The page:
Once a niche trend, responsible investing has now entered the mainstream. That shift reflects both changing societal expectations and growing evidence that good companies perform better.
Responsible investing has a long history, dating back to at least the 18th century, when English Quakers refused to invest in slave-trading companies. Far more recently, in 2006, the United Nations and a small group of institutional investors launched the Principles for Responsible Investment (PRI), accelerating a movement that currently includes over 2,000 global signatories. Collectively, those investors and asset owners represent more than $82 trillion in assets owned or under management.
The PRI is not prescriptive – you do not have to exclude specific companies or investments, for example – which is part of the reason it has gained such a wide following. Indeed, the PRI recognises that “responsible investment” means different things to different people. Such strategies also come under different names: responsible, sustainable, socially responsible, impact investing and so on.
A broadly accepted distinction is often made between an investment strategy that’s strongly driven by specific values – such as the exclusion of tobacco, alcohol or weapons – and one that takes fewer, if any, absolute positions but still seeks to take into account relevant environmental, social and governance (ESG) factors.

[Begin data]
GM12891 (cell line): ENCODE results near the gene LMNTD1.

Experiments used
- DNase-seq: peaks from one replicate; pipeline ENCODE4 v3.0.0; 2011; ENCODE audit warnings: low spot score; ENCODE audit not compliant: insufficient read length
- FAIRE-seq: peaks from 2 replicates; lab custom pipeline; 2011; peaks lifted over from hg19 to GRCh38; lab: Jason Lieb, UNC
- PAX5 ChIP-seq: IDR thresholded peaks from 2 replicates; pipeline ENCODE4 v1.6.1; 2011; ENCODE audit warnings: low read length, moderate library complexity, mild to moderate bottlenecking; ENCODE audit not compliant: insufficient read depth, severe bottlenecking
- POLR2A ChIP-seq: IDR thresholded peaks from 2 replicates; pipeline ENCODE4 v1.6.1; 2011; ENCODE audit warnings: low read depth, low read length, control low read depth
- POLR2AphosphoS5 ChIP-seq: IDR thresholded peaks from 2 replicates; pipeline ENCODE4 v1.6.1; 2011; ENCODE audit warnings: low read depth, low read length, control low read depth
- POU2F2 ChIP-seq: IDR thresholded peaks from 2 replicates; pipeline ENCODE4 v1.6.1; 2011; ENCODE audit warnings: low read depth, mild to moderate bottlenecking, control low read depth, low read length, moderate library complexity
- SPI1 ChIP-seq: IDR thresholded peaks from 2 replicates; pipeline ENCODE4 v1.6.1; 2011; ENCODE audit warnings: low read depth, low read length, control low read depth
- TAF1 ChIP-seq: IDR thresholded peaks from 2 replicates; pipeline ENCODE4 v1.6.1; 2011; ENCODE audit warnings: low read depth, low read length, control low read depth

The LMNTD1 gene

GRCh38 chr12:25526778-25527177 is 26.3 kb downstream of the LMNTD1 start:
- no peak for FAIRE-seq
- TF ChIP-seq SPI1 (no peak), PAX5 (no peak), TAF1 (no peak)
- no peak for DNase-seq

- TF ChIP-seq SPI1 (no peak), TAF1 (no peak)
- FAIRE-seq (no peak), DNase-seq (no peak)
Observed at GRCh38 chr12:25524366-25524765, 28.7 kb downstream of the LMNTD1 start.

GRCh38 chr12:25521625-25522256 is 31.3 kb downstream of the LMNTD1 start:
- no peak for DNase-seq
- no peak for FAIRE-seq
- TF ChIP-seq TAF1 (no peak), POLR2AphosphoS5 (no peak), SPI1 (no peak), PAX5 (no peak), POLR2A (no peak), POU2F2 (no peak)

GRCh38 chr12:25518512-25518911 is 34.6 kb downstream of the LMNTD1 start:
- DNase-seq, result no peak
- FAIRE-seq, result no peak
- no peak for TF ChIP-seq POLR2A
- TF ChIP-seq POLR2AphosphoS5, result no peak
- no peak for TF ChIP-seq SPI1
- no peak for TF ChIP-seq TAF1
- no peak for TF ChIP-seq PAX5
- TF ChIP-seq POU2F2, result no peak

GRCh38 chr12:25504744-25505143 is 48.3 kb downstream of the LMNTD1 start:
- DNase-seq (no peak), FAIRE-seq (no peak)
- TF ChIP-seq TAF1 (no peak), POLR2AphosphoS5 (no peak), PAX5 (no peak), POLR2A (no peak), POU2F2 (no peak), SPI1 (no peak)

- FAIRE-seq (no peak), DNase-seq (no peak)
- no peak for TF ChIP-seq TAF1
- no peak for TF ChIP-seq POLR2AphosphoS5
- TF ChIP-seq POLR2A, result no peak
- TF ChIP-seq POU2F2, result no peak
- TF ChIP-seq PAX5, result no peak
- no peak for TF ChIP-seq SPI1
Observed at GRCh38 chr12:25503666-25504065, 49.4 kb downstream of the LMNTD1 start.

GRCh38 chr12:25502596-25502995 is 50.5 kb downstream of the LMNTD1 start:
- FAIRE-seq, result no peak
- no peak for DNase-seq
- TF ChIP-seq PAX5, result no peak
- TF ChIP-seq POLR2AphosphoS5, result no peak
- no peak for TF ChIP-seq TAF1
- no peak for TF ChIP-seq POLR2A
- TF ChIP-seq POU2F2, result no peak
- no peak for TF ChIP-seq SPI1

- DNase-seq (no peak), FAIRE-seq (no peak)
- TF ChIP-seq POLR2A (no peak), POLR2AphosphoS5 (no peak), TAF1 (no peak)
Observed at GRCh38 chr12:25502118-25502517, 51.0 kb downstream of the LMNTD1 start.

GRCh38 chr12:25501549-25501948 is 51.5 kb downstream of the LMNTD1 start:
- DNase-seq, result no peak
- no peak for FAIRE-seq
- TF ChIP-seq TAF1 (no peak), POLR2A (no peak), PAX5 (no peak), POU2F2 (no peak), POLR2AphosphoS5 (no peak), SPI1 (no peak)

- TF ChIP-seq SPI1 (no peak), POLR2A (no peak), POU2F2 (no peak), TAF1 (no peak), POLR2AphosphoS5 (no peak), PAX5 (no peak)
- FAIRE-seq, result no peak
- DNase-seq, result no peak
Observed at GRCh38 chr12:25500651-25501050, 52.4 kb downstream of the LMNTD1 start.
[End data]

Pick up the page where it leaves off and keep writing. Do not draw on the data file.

Consider the pacifist Quakers, who refused to invest in slavery three centuries ago. Today, they do not invest in companies that manufacture weapons. Such a strategy – where values play an absolute role in investment decisions – is typically called “sustainable” or “socially responsible,” while the broader incorporation of ESG factors is known as “responsible.”
But, you may ask, will a responsible strategy limit my investment universe and lead to lower returns? That’s a legitimate concern, but we believe the simple answer is no.
The rise of responsible investment
PRI assets under management (USD TRN) & signatories
Brown Shipley Investment Office
This article appears in our Global Investment Outlook 2019. An indepth look at the key trends and big ideas that will shape the global investment outlook over the next 12 months. Download a copy of this document here.